Academic journal article Journal of Economics and Finance

Are Commercial Bank Lending Propensities Useful in Understanding Small Firm Finance?

Academic journal article Journal of Economics and Finance

Are Commercial Bank Lending Propensities Useful in Understanding Small Firm Finance?

Article excerpt

Published online: 22 June 2011

© Springer Science+Business Media, LLC 2011

Abstract We consider recent criticism by Berger et al. (J Bank Finance 31:11- 33, 2007) of the use of commercial bank lending propensities (e.g., small business loans/total assets) as research tools. We use 2SLS cross sectional regressions with bank fixed effects to examine the relationship between small business lending and bank size. Our results indicate that the propensity to lend to small businesses declines as bank size increases, and the growth in small business lending does not keep pace with the growth in bank size. An increase in bank asset size from $1 billion to $100 billion reduces the ratio of small business loans to total loans and leases by 28 percentage points. Contrary to Berger and Black (2007) we find that most small business loans aremade by small banks. For 1993 to 2006 as a whole, small banks (those under $1 billion) accounted for only 14.1% of total deposits and 9.7% of total banking assets, but they accounted for 28.4% of small business loans outstanding. This is consistent with the pattern shown by lending propensities. We conclude that these propensities remain very useful tools in research on small firm finance.

Keywords Small Firm Finance . Bank Mergers . Commercial Banking

JEL Classification G21 . G28

(ProQuest: ... denotes formulae omitted.)

1 Introduction

Businesses with less than 20 employees accounted for 79.5% of net job creation in the United States from 1990 to 2003 (Edmiston 2007). The importance of small business in the American economy, as well as the role of banks in facilitating small business development, has motivated researchers to explore bank characteristics that are conducive to small business lending (e.g. Berger and Udell 1995; Peek and Rosengren 1998). With bank assets being consolidated even further at larger banks as a result of the financial crisis, the ongoing issue of large banks potentially being less willing to lend to small firms takes on increasing importance.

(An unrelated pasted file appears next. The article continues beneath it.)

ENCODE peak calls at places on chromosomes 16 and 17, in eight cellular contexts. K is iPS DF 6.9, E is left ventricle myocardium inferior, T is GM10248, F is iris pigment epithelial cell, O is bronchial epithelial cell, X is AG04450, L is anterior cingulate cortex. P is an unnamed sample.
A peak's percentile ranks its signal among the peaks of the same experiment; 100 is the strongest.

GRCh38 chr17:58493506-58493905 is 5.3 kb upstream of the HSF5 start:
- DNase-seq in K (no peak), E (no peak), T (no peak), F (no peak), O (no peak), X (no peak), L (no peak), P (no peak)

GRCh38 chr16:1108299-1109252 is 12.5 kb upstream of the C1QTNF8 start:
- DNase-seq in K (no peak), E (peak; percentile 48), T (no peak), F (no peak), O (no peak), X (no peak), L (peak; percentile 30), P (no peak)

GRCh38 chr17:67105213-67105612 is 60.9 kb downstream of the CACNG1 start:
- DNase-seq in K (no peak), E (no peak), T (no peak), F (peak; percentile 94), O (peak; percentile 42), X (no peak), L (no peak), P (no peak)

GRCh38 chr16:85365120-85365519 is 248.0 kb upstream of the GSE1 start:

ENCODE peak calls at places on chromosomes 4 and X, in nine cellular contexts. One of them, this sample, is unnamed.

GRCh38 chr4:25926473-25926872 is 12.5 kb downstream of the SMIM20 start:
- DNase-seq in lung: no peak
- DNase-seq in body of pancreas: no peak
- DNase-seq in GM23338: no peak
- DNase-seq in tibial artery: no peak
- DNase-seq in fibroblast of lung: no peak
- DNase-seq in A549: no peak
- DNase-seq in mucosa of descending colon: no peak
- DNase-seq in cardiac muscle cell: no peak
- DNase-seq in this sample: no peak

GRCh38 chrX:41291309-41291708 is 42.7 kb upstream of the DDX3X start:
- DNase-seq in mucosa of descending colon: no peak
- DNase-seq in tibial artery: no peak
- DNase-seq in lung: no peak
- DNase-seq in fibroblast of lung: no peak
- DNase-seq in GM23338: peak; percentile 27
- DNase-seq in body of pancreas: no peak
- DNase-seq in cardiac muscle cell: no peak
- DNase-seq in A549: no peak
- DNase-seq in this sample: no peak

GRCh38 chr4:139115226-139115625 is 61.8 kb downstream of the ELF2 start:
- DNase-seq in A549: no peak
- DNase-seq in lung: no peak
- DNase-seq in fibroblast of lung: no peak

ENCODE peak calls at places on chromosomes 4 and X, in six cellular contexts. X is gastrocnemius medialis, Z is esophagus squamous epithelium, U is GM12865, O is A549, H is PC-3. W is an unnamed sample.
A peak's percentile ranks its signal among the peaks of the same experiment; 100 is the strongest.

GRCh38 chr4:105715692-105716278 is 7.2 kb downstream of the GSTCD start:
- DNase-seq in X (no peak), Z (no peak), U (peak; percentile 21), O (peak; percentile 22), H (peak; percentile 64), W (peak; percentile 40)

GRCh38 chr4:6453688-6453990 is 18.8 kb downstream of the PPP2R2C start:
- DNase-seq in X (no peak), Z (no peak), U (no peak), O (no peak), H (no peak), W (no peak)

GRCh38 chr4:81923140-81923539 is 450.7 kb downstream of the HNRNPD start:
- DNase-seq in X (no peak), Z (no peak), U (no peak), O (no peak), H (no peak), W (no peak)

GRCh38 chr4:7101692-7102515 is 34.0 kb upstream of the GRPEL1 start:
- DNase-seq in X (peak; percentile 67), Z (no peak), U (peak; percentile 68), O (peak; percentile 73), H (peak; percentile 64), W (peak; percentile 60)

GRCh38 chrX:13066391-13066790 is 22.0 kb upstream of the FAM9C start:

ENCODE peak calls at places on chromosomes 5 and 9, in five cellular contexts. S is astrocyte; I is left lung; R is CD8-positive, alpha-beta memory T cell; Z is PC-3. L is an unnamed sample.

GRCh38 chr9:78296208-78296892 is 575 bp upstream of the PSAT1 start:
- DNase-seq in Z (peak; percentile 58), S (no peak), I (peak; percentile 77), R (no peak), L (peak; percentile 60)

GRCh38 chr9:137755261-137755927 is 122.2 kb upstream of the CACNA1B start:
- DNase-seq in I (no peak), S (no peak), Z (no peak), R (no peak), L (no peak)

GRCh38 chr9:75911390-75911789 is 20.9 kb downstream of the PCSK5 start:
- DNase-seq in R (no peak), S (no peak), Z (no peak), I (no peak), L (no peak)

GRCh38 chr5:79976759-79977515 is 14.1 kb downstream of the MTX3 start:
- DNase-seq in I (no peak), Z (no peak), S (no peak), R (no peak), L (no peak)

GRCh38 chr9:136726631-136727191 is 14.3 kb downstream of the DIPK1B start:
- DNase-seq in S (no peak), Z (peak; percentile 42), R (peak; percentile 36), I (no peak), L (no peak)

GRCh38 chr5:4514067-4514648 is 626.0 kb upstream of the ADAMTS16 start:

Many researchers examine the propensity of commercial banks to lend to small firms and define this propensity as the ratio of small business loans to total assets (see, for example, Akhavein et al. 2005; Berger et al. 1998; Frame et al. 2004; Laderman 2008 and Strahan and Weston 1998). However, recent studies question the importance of lending propensities. Berger et al. (2007) suggest that the ratio of small business loans to total assets may be lower at large banks because of greater growth opportunities causing the denominator to expand rather than the numerator to contract. Additionally, Berger and Black (2007) use the Survey of Small Business Finance to suggest that most lending to small firms is done by large banks. However, this data source is probably not representative of the population of all small firms. Very small firms (the ones most likely to be financed by small banks) are possibly less likely to participate. More importantly, the survey does not account for the firms that have gone out of business, for example due to interrupted lines of credit. Based on a more comprehensive data source, the bank call report data filed with federal regulators by all banks, we analyze the relationship between lending propensities and bank asset size.

To address the "denominator effect" identified by Berger et al. (2007), we use the ratio of small business loans to total loans and leases as the propensity of commercial banks to lend to small businesses. This ratio excludes investment assets, trading account assets and other assets that would be a more significant portion of large bank balance sheets than small bank balance sheets. More importantly, we estimate a twostage least squares regression with bank fixed effects for 5,537 banks for 1993-2006 (a total of 32,215 bank-year observations) to help us understand the supply curve for small business loans. Our results show that the supply of small business loans does not keep pace with the growth in total assets. …

Search by... Author
Show... All Results Primary Sources Peer-reviewed

Oops!

An unknown error has occurred. Please click the button below to reload the page. If the problem persists, please try again in a little while.